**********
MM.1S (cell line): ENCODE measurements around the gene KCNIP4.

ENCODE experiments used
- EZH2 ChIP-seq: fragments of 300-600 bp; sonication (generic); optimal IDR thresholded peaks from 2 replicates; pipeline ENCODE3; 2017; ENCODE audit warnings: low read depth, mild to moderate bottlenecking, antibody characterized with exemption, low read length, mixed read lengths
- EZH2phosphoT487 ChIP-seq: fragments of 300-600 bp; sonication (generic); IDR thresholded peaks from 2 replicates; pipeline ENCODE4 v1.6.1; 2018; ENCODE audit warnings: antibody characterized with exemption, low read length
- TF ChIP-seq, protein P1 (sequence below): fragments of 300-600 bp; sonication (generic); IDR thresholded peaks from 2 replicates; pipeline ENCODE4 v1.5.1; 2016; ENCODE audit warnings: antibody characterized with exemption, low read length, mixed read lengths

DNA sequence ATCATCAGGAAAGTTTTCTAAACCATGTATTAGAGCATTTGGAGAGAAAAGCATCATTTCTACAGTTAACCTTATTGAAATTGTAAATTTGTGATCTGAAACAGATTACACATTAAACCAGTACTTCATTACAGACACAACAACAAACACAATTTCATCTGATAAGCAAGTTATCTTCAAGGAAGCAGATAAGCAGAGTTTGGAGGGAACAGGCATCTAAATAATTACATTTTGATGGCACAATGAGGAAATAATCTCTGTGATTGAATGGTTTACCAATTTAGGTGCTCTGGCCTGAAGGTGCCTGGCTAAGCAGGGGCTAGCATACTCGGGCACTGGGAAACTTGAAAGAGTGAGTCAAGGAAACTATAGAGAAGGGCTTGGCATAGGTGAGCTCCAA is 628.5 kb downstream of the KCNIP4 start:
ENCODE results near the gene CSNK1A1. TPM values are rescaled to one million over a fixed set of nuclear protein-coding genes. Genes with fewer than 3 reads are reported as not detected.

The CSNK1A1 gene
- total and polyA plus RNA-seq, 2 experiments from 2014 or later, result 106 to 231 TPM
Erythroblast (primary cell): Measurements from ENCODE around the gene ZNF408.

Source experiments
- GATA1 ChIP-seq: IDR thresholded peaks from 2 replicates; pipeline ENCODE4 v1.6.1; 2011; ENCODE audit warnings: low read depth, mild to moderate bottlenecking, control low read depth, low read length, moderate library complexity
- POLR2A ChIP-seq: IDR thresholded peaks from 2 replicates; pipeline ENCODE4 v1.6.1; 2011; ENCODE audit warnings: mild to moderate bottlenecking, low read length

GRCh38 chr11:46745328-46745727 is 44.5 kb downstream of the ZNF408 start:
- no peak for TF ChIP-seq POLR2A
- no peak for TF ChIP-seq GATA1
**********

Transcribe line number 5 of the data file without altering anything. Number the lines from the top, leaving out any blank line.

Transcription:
- TF ChIP-seq, protein P1 (sequence below): fragments of 300-600 bp; sonication (generic); IDR thresholded peaks from 2 replicates; pipeline ENCODE4 v1.5.1; 2016; ENCODE audit warnings: antibody characterized with exemption, low read length, mixed read lengths